Some days are better than others. My morning went as well to be expected (for an early morning language class), and my afternoon was delicious and spent in good company. It’s the mid-morning part I’m not so sold on.
I just wanted to purchase a meal card.
A month earlier, most of my classmates went and got their photo taken and BAM. Cafeteria-ready pieces of plastic. I always wanted one, it’s true, but the motivation was distant. A vague yeah, I should get on that. I never did. Last night I agreed to meet a friend at 11:30am to go to the appropriate office, her to re-fill her card with money and me to get a new one. I brushed my hair, wiped away residual eyeliner smudges, and pressed my favorite lipstick on (carefully, with the pads of my fingers; I wanted my lips to look stained, not like I was feeling dangerous–it was only an I.D. photo, goodness!). I ended up going by myself, as I suspect she completely forgot. How hard could it be, I thought to myself, entirely too optimistic considering my steady skepticism of other people’s similar optimism in similar situations.
(Flashback: attempting to buy cell phones and somehow succeeding. I think I might have accidentally sold my soul in the process.)
I got in line, side-eyeing students who edged too close. I wasn’t in the right mood to let people cut.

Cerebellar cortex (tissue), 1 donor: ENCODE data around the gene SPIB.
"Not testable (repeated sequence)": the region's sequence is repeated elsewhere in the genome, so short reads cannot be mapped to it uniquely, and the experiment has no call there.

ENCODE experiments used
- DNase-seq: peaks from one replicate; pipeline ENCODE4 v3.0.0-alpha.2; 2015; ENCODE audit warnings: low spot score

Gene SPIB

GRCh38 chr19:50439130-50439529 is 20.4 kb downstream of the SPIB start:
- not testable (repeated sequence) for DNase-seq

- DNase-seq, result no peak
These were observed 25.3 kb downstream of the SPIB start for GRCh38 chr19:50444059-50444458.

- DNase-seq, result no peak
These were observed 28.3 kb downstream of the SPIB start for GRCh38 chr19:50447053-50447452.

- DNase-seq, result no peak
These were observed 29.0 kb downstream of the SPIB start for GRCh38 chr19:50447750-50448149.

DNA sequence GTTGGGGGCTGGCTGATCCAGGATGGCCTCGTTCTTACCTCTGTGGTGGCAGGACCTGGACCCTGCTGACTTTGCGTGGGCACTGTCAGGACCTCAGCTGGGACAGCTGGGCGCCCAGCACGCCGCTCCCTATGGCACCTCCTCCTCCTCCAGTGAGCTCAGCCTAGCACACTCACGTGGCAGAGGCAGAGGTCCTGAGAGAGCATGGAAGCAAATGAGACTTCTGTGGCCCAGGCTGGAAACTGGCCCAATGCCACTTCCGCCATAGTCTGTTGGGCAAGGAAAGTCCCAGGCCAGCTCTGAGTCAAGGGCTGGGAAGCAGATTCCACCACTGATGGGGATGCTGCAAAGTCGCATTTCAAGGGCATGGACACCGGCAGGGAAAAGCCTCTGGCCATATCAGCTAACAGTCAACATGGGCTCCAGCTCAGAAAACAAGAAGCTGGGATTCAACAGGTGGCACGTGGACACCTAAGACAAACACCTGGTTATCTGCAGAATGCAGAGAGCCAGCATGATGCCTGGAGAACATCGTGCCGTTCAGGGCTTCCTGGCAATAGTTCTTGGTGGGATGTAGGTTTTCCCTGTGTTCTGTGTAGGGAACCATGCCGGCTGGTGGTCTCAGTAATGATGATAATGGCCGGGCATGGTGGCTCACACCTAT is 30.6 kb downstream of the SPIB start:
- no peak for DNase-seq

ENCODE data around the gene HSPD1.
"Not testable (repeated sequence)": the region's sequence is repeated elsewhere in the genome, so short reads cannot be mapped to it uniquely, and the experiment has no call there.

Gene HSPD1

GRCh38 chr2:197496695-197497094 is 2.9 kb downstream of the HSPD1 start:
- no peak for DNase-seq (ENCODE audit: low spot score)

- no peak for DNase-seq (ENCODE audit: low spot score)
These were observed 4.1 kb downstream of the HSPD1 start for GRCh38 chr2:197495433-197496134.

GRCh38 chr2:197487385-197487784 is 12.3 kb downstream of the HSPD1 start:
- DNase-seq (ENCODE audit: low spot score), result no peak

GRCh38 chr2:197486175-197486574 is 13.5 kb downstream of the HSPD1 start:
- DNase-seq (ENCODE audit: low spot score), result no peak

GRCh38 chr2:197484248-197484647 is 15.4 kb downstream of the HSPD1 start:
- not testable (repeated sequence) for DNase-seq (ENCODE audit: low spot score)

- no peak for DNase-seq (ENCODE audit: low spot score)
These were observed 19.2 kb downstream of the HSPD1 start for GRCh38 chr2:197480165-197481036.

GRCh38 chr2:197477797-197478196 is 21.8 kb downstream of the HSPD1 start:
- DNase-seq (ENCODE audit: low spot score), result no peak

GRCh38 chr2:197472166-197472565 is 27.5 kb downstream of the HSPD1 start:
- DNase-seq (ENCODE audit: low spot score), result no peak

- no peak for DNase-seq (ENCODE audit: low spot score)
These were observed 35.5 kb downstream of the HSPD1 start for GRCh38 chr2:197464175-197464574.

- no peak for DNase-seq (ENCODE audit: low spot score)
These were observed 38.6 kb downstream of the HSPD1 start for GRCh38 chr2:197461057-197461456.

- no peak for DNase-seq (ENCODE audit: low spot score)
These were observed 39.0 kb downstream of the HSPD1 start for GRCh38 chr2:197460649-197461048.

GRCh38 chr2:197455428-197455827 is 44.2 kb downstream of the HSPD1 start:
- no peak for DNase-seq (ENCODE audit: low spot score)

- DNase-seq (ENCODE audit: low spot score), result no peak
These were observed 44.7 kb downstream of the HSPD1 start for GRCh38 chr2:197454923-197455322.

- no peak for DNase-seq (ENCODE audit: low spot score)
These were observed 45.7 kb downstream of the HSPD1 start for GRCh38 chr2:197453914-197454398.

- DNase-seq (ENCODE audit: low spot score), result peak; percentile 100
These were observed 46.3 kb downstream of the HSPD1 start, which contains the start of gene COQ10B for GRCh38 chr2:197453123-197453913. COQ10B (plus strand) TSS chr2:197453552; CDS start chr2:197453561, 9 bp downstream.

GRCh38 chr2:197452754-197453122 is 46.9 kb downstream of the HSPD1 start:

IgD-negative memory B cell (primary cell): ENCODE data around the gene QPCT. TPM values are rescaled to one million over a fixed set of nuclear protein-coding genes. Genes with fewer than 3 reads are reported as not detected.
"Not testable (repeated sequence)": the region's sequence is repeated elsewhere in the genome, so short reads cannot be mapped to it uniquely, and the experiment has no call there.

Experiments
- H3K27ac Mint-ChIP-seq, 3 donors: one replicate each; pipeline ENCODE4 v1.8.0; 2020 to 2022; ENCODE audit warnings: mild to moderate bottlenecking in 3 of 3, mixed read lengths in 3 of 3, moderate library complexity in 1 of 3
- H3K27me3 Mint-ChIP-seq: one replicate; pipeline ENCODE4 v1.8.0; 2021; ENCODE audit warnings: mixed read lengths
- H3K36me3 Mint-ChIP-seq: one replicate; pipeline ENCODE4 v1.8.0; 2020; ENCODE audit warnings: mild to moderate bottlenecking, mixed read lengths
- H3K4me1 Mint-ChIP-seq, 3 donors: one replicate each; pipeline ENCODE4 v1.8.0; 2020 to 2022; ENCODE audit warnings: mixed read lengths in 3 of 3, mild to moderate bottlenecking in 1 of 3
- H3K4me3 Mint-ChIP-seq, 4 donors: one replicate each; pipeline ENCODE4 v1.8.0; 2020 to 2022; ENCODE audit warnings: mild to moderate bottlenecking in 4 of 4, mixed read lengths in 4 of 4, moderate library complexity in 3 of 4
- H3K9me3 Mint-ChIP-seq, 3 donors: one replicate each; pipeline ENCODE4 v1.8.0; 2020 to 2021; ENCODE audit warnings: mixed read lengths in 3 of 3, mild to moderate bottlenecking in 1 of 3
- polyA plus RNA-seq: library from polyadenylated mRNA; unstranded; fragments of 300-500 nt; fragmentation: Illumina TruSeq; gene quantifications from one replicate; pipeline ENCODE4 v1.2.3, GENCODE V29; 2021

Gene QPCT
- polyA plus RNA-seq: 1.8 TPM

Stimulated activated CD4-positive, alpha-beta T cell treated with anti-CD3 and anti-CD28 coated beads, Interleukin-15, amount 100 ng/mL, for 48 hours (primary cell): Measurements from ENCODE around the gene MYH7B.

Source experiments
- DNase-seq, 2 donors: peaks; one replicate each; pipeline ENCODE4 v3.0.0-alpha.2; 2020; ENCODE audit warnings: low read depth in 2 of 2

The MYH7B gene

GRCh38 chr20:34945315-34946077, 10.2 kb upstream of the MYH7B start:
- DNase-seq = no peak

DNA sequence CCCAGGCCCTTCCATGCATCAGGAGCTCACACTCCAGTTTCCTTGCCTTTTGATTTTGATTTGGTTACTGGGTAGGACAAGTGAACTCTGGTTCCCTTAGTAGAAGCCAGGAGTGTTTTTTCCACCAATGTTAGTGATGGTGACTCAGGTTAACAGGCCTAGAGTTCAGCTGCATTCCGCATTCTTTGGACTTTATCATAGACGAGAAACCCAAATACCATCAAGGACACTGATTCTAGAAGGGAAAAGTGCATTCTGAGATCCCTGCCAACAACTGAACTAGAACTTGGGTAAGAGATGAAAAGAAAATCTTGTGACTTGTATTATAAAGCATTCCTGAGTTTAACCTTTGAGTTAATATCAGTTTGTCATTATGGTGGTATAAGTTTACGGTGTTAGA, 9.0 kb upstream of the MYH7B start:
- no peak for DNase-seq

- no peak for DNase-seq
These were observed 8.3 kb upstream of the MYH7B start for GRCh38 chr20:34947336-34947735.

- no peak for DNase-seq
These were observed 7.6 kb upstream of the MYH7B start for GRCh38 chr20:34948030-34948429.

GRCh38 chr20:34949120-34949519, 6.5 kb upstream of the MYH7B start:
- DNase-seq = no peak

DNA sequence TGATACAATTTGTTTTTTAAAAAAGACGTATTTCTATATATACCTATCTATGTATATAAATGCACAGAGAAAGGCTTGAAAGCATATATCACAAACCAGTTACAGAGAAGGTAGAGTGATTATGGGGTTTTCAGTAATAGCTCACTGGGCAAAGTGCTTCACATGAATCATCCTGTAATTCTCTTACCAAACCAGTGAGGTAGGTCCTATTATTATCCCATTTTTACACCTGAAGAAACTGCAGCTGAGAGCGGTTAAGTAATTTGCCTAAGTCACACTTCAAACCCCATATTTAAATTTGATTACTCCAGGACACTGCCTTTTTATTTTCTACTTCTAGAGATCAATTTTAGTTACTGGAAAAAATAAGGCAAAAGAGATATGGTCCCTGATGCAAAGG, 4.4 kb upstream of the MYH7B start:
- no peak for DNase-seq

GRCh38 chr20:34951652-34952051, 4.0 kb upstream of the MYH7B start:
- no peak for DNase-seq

The office was narrow and big enough only for two women working behind the big silver bars. I smiled at her, because friendliness has always done me well, and said something to the effect of “我要买一张饭卡。我可以买一张卡在这个地方吗？” or I want to buy a card. Can I buy it here? I figured that it would do the trick. Context helps a great deal, and I was standing in the same office that my classmates successfully bought theirs. Even if “food card” wasn’t the official name for a meal card, they could figure out what I meant, right?
Basically, I got shut down. Shut down fast. Shut down good.
I’m pretty sure that she said something like uh, no, you’re a foreign exchange student so go to whatever office that handles you. I asked again. Are you sure, I asked, I can’t buy a card here?
I went away. And, because I have delicate sensibilities, blinked away the possibility of tears. (I cry when I’m angry or upset, ugh ugh ugh). OK, I thought to myself. Weird. And rude. But fixable. I’d go talk to Dawn, who was indeed in charge of all of the American foreign students and thus me, and then I’d have three and a half weeks to eat cheap, filling cafeteria food.
I then proceeded to knock over a row of bicycles.